Plenty of companies want a piece of Twitch's pie -- rivals such as Hitbox (who?), Dailymotion (ha) and even YouTube (okay) have attempted to take the video game livestreaming giant head-on, but they all seem to lack Twitch's deep roster of popular streamers and massive gaming-centric viewer base. So how do you contend with such a behemoth? Meet people where they already are: Facebook.
Facebook Live video is exploding, and the platform is slowly becoming a new home for folks who want to stream their favorite games. Major publishers already see its potential, as Blizzard will soon let you stream it's PC games directly to Facebook without any fancy hardware or software. Whether you're playing World of Warcraft, Hearthstone or the new mega-hit Overwatch, you'll be able to show off your skills to your Facebook buddies in a few clicks.
Blizzard has already hosted several major events on Facebook Live, including tournaments for Heroes of the Storm and an Overwatch launch party. The popular publisher isn't alone, either -- major gaming news outlets such as Kotaku and Polygon have experimented with streaming live gameplay and talk shows directly to Facebook. Heck, we had our most-viewed video game livestream ever when using the massive social media site.
Of course, this doesn't change the fact that Twitch is synonymous with game-related live streams, boasting 100 million monthly users who tune into the platform's million-plus broadcasters. The Amazon-owned platform hosts just about any type of gaming content you can imagine, from League of Legends competitions to live broadcasts from major shows like E3 and Comic-Con. The video service has branched out as of late, allowing users to stream non-gaming content such as music, cooking and even old episodes of Bob Ross' painting show.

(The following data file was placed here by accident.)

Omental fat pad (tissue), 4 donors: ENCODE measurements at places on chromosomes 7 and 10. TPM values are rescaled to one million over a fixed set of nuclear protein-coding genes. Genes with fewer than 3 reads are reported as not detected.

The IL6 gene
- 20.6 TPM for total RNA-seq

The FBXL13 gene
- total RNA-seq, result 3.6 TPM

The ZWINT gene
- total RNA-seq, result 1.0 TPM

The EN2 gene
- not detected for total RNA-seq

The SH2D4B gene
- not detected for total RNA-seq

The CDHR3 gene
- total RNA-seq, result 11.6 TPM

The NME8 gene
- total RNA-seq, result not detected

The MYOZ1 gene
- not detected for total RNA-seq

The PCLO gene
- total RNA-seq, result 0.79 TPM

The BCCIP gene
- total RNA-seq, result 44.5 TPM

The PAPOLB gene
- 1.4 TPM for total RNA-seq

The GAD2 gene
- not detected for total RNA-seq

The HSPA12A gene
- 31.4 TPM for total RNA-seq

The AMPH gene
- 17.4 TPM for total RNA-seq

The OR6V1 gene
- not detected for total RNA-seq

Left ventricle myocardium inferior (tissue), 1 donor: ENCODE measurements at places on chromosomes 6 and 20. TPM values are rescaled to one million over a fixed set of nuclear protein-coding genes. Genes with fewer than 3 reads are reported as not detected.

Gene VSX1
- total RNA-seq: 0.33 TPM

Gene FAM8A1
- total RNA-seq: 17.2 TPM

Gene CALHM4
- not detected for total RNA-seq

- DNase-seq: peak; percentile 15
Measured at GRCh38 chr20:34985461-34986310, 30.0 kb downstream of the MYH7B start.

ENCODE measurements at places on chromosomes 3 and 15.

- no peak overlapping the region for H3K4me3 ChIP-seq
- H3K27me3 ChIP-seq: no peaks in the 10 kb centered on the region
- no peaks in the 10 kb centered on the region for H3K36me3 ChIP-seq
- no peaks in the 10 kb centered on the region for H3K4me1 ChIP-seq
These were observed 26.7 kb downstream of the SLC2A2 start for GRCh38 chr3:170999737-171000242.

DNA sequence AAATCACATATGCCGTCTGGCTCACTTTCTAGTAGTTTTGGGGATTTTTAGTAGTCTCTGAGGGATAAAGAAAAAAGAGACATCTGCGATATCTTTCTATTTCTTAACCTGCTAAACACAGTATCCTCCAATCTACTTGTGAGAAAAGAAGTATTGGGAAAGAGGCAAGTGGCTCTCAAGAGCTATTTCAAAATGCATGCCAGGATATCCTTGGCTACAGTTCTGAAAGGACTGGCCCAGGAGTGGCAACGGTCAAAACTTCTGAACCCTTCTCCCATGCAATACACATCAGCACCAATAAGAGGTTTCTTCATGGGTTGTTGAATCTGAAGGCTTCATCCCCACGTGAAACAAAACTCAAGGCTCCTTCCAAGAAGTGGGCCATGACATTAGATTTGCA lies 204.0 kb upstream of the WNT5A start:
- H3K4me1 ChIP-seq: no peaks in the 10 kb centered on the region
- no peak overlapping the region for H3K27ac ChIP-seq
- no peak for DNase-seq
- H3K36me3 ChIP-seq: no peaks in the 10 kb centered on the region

As impressive as 100 million users is, however, it's a blip compared to Facebook's community of over one billion members. Perhaps more importantly, those users watch over 100 million hours of video per day, according to an earnings call from January. Sure, that number might be boosted by the fact that Facebook videos auto-play, but it's huge nonetheless. There are surely plenty of folks who check Twitch every morning, but based on these stats, I'd wager that even more people start their day on Facebook -- and stay there.
Facebook certainly has the user base to take on Twitch, but it can learn a thing or two from the platform's laser-focus on its rabid gaming-centric community. Twitch fans are fiercely loyal, going as far as paying monthly subscriptions to their favorite broadcasters in exchange for exclusive items and more opportunities to interact directly with some of the most well-known internet personalities around. These users practically speak a language all their own, filling Twitch chat rooms with silly emoticons based on popular figures and in-jokes within the gaming world.
There's also the issue of curation. Fire up Twitch, and you'll see a hand-picked mix of streams that run the gamut from eSports tournaments to someone trying to beat Dark Souls with one hand. Facebook Live videos, on the other hand, seem to just appear in the middle of your news feed, sandwiched between engagement photos, cat videos and your dad's political rants. If Facebook is serious about gaming, it should launch a dedicated hub for cutting out the clutter and getting right to your favorite streamers.
So, will Facebook Live lure away Twitch's most popular broadcasters and their dedicated fans? Probably not. But with over one billion people paying attention, it has the potential to expose a massive mainstream audience to the world of watching other people playing video games. That alone would be a huge victory.